Cleaning Out The Closets: A Trip Through The Abyss


I can always tell when spring and autumn have arrived and it has nothing to do with budding flowers or falling leaves. It concerns the cycle of life that revolves around summer and winter clothing. Every year I harbor secret fears about what I might find in the back of my closets. As a writer of horror fiction, the possibilities are endless.

With courage and dignity I try to face this chore, thinking not what I can do for my closets but rather what they can do for me. Cleaning them out requires such an effort that I put it off until I can do so no longer. The art of procrastination has nothing on anyone else, except maybe Scarlet O’Hara’s tomorrow and another day.

I open the closet door and piles and piles block my view; my heaps have heaps. Suddenly, everything I own and cannot find is looking back at me with accusing, disorganized eyes. I usually tackle the floor and my shoes first. That gives me a place, however tenuous, to stand. I put my shoes into racks or boxes in the order I need them, with seasonal in reach and out of season in the back.

It would help to label the boxes, as I will not remember which is which, even though I always swear that this won’t be necessary. Labeling boxes will postpone a new mess, for at least a little while. Then I work my way up to what’s dangling, sort of hanging and should be hanging.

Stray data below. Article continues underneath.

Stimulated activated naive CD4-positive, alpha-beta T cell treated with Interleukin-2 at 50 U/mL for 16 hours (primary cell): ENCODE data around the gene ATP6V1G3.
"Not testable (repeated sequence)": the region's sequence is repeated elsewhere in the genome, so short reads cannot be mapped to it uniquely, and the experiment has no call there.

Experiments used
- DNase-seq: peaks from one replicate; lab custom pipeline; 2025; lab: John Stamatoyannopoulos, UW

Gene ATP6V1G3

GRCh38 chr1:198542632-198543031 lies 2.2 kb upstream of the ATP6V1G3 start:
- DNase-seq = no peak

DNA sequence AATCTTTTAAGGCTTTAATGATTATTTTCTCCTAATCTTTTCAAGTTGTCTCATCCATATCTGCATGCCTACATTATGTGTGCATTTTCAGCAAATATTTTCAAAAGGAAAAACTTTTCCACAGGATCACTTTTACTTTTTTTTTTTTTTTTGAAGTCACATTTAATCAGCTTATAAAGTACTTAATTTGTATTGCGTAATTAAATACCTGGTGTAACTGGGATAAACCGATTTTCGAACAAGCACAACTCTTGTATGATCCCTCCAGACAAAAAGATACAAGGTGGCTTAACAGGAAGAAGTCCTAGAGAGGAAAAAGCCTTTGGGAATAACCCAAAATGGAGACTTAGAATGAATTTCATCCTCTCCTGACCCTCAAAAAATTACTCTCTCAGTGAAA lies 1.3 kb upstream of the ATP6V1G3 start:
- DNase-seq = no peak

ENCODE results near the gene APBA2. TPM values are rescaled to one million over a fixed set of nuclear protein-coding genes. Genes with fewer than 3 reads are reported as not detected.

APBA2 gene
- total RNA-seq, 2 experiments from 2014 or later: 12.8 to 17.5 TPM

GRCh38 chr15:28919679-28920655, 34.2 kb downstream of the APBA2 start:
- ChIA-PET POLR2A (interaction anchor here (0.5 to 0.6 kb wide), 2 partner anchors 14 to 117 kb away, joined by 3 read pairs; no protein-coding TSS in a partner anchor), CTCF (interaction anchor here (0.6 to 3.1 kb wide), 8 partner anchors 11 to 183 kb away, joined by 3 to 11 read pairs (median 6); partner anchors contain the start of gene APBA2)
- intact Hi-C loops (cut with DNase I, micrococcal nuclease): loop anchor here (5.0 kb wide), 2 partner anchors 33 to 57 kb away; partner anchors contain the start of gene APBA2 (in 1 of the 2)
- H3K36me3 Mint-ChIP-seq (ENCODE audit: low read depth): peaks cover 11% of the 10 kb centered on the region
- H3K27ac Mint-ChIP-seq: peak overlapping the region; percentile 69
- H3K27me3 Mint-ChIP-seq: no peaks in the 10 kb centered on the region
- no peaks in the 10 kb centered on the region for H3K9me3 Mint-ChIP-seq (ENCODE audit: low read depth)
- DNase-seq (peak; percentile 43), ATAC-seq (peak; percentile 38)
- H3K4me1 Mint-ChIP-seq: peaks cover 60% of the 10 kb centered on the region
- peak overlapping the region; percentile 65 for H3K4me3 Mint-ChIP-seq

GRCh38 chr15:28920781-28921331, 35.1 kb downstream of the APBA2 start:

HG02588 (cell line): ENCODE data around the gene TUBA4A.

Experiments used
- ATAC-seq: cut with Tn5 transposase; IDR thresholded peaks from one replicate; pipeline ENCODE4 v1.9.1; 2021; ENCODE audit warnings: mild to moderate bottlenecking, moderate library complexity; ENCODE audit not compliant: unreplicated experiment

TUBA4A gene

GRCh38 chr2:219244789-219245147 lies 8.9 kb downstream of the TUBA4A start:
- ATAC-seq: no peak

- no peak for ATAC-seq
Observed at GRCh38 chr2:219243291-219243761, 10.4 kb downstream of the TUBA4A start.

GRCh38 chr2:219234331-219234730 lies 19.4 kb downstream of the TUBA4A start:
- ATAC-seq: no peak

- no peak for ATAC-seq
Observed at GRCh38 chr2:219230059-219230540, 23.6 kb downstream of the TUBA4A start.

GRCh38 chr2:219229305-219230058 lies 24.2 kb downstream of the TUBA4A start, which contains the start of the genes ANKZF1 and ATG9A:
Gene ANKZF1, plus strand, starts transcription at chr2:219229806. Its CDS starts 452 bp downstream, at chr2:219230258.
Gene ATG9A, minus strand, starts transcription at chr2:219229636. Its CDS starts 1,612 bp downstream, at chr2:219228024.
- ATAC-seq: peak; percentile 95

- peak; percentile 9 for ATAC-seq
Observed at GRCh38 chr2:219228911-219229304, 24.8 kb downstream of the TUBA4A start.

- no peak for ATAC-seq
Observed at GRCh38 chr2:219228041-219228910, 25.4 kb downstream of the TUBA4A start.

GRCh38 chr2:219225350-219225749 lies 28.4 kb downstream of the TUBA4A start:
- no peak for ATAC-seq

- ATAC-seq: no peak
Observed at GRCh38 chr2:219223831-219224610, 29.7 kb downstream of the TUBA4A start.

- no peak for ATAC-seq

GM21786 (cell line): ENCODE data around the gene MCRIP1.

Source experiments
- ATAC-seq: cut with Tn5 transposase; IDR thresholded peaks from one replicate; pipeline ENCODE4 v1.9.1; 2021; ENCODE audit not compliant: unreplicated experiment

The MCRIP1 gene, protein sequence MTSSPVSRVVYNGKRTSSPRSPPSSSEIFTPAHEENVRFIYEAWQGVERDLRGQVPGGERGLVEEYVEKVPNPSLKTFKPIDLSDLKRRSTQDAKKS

I have learned not to attack first and ask questions later. I go through everything with three options in mind; give away, put away or throw away. Decide what is important, garment-by-garment, shoe-by-shoe, box-by-box, missing person by missing person.

Everything else I give away. I summon the inner strength to make these purging and sorting decisions and try to remember that it only hurts for a little while, especially if I can force myself to clean up and put things away as part of my daily routine (I can’t do it, but maybe you can.).

I remove everything from the closet and throw it on my bed. This forces me to complete the job at hand before bedtime. I step back and reduce my closet to two zones; need and don’t need (but would if I could find it).

The psychological aspects of closet clutter are undeniable. I avoid asking questions such as: Why do I like chaos? What does all this disorganization do for me? And last but not least, Dr. Phil’s: “How’s that working for you?” I think instead of what I could become if I were just a little bit more organized. Perhaps a king among kings or a queen among queens (if I could find your crown, that is).

Who knows what awaits us all in the organized after-life? I can’t say because I’m not even sure where I am in this life at any given moment. All anyone can really do, I suppose, is hope for the best. Maybe the Holy Grail isn’t really in the back of my hall closet. I can’t open it anyway. Or what about all those missing planes and ships in the Bermuda Triangle? Nah, my closets aren’t big enough. Jimmy Hoffa? Well, maybe…

(photo courtesy of Fotosmile/